Feature flags (also known as feature toggles) is a technique thats allows separating feature releases from deploying code. It gives software developers full control over who sees their features and when. A feature can be enabled or disabled for all users or only a fraction of users, either chosen randomly or according to some criteria, e.g. display the new login feature to 30% of users who signed up in the last 7 days.

Unlaunch Feature Flags

One of the many benefits of feature flags is that it allows developers to release a feature before it is completely finished. This allows developers to collect feedback from internal stakeholders and QA engineers and gradually roll the feature out to an increasing number of users as they build confidence.

Feature flags help in reducing the stress associated with big releases or new features. Developers can choose to gradually roll a feature out and have the confidence that they can disable the feature with a click of a button in case something goes wrong.

Feature flags gained adoption in big companies like Facebook. They allowed Facebook developers to release new features quickly, without the overhead of maintaining separate branches. Today, Feature Flags are being used by many companies including Flickr, Disqus, Etsy, reddit, Gmail and Netflix. Martin Fowler published an excellent post positioning feature flags as a powerful technique to increase feature velocity while decreasing the risk.

How Feature Flags Work?

Feature Flags are like if-else blocks in your code that determine in real-time whether to show a feature or not to a particular user. For example, you can target based on user attributes such as the country they are coming from or based on percentage i.e. 2% of all users. Let’s look at an example.

Suppose you want to add some improvements to a service, say making a change to an existing Sign In algorithm to improve performance and reliability. A big bang release would be both risky and stressful with “all hands on deck” and heavy monitoring at the time of launch as it impacts all users. To reduce the stress and risk, you decide to use feature flags to launch this change in an incremental and gradual manner.

Unlaunch Feature Flags

Initially, you’ll only enable the feature flag for yourself and your team. With time, as you gain more confidence and the new feature proves its efficiency, it will be gradually rolled out to a larger audience. On the other hand, if you notice any problems, you can disable the feature and route everyone to the old algorithm within seconds.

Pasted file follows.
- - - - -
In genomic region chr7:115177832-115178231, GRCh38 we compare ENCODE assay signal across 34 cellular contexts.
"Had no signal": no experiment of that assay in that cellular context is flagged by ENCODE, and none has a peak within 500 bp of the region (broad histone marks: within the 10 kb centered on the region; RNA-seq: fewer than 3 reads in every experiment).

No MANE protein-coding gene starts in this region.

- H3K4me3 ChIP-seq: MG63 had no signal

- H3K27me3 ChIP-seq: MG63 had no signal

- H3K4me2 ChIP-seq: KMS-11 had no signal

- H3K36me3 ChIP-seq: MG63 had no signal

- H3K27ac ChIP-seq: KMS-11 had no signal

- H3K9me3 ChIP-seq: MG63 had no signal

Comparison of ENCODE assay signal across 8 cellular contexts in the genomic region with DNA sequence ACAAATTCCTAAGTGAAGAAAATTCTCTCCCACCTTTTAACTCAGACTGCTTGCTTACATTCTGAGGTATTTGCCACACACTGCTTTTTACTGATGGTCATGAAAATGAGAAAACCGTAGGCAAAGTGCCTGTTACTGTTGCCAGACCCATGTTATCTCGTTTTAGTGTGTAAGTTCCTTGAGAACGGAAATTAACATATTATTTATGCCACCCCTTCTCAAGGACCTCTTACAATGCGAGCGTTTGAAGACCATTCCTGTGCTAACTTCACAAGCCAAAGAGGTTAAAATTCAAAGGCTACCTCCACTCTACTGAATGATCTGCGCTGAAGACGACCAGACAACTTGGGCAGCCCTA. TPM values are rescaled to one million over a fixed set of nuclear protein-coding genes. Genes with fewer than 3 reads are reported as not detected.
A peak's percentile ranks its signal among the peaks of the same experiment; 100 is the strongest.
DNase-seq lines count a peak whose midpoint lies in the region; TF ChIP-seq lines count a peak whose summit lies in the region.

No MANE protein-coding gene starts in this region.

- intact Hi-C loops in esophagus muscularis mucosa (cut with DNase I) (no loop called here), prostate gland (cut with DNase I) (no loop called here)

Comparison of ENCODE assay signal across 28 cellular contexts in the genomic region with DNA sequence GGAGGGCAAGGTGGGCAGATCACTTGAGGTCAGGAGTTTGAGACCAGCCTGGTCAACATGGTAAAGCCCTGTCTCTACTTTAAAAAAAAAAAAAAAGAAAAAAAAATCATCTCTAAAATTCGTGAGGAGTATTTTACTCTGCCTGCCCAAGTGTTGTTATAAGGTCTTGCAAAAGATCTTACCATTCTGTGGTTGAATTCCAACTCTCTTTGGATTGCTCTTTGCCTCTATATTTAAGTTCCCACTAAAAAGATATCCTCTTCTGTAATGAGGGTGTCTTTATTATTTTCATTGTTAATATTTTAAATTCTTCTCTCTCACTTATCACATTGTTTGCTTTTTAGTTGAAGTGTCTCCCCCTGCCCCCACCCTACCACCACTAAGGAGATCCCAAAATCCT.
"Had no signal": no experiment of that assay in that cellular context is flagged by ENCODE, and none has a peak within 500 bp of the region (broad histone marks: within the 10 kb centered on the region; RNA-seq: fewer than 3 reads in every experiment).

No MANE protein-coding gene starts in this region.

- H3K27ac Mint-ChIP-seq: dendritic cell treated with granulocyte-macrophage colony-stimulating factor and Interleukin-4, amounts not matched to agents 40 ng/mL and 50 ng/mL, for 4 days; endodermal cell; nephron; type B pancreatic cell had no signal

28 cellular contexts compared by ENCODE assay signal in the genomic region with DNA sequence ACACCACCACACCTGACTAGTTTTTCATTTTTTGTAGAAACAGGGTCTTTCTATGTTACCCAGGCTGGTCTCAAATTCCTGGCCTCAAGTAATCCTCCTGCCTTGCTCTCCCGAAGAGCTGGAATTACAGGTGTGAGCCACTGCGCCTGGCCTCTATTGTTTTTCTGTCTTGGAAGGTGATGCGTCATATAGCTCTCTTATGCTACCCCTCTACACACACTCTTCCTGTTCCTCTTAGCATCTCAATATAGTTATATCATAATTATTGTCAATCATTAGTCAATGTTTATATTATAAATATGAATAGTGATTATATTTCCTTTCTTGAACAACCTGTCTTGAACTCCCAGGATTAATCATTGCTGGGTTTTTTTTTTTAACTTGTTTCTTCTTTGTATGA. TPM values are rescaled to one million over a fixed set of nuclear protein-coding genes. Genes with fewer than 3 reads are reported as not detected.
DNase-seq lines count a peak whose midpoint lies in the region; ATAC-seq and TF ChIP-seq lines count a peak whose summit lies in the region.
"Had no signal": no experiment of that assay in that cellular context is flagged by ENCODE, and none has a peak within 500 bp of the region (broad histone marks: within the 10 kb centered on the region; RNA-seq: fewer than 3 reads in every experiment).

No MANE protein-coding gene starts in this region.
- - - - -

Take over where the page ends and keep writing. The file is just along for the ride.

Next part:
Once the feature is fully rolled out and it has proven itself, the last step is to clean up the code to delete flag evaluation logic as well as the old algorithm. While most feature flags are short-lived, it is not uncommon for long-lived feature flags like kill switches, enabling debug logging on production instances to troubleshoot an issue or to degrade non-essential services under high load.

Feature flags can be classified as follows:

  • Release flags: They allow incomplete and un-tested codepaths to be shipped to production as latent code which may never be turned on
  • Experiment flags: Used to perform multivariate or A/B testing
  • Ops flags: We might introduce an Ops flag when rolling out a new feature which has unclear performance implications so that system operators can disable or degrade that feature quickly in production if needed
  • Permission flags: Turning on new features for a set of internal users [is a] Champagne Brunch - an early opportunity to drink your own champagne
Unlaunch Feature Flags

Hosted Feature Flags

Unlaunch is a free, hosted and complete feature flags management platform. Using its web dashboard, you can create and edit feature flags. You can also invite your team to it. To start using feature flags in your code, you’d integrate one of our SDKs. Here’s an example of what an Unlaunch feature flag looks like.

Feature Flag in Unlaunch

Once the flag is defined, you can call it from your application (in this case Java) like so.

 public static void main(String[] args) {
    UnlaunchClient client = UnlaunchClient.create("YOUR_API_KEY");

    // Call Unlaunch to get varation for flag "login-service-version-2"
    String variation = client.getVariation("login-service-version-2", 

    if (variation.equals("on")) {
            System.out.println("Variation is on");
            // show feature
    } else if (variation.equals("off")) {
            System.out.println("Variation is off");
            // hide feature
    } else {
            System.out.println("error evaluating");
            // hide feature

If you enjoyed this blog post, please check out unlaunch.io. Unlaunch is a free feature flag service for software developers with a mission to make feature releases less stressful and more pleasant.

Author: This blog was written by Umer Mansoor.

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